Deer camps are vitally sought retreats. After this year of pandemic, politicians, protests, and negative media, we need retreats more than ever. For many, the annual days in deer camp serve to recharge the spirit and provide relief from all that is going on. It’s a way for many hunters to get in touch with friends, family, and an old way of life.
Deer camps are steeped in tradition, with long-standing members and their own set of rituals and customs. Camp members have their traditional stands, traditional bunks, and traditional camp chores. Deer camps’ quaint features are the woodstove or campfire, the outhouse, the dinner/poker/conference table, and the meat pole. In some cases, they’re nice cabins or maybe just old shacks, while for others they’re campers or just traditional tent campsites. It doesn’t matter. They’re special places to a deer hunter.
The camaraderie of deer camp can’t be denied. To the non-hunter it is probably hard to understand. Studies have shown that for the majority of deer hunters, the social element of camp is more important than any other. Deer camp is friendship, laughter, and memories. If you happen to get a deer, that’s the bonus.
Great Deer Camp Pranks
Pranks are a part of the traditions of deer camp. One year, I took a very real-looking fake rattlesnake and put it in a corner of the outdoor toilet. I watched as several hunting buddies went in to do their duty only to come stumbling out with their pants down around their ankles. They did manage to pull them up before they started chasing me. It sure is hard to run when you’re laughing.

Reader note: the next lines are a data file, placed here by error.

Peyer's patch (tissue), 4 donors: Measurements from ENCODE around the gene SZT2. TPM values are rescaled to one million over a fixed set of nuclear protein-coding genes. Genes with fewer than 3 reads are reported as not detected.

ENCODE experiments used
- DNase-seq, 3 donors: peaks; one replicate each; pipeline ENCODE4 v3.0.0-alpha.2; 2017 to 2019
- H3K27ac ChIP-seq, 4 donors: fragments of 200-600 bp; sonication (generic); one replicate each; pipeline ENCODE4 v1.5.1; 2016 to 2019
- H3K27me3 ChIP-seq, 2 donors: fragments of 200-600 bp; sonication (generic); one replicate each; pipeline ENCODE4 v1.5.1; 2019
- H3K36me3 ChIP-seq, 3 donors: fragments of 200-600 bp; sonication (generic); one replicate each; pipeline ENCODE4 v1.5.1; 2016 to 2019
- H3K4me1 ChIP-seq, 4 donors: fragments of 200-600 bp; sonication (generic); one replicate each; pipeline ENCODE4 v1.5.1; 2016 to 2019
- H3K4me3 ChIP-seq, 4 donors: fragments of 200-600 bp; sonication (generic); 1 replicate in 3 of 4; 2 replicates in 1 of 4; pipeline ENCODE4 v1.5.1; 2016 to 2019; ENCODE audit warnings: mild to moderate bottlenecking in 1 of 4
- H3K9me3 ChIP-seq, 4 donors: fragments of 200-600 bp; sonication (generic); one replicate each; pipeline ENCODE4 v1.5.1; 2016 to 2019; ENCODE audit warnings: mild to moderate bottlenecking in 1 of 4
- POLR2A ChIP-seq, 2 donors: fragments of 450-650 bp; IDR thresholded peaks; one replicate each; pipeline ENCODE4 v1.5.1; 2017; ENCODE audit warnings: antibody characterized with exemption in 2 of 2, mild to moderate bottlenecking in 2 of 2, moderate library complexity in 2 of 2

We also have a guy who hates mice. He has found fake mice in his sleeping bag, in the camp box, his coffee cup, and many other places. He promises to get even.
If we have a new guy at camp, I like to take Tootsie Roll midges, tear off pieces, and roll them until they look like deer droppings. I then take the guy out, act like I find them and show how to tell what deer are feeding on by popping them in my mouth and chewing them. The look on his face is priceless.
It is no wonder that the American hunting and outdoor heritage is so strong and that it continues to play a major role in shaping our culture and our society. In addition to putting food on the table, Americans take up rifle, shotgun, or bow and go into field and forest because it is the one true way to remember our history and who we are.
If you sit down to a wild turkey feast, roast duck, or grilled venison for Thanksgiving this year, give thanks for your resourcefulness and skill. Also, give thanks to conservationists who helped make such a feast possible.
If you want to put a Christmas goose on the table this year, set your decoys out next to a food source, and leave a lot of room between them. Geese have a four- to six-foot wingspan so they need lots of room to land and take off. You can do an exceptional job at calling them down, but decoys set too close will discourage geese to land instead of encouraging them to land.
The Best Gift
Kids take clues about what is good, right, and desirable from mentors and family members. They need strong ties in this messed-up old world. The outdoors offers that. This Christmas, give the gift of the great outdoors.
Something To Think About
“Christmas gift suggestions: To your enemy, forgiveness. To an opponent, tolerance. To a friend, your heart. To a customer, service. To all, charity. To every child, a good example. To yourself, respect.”
– Oren Arnold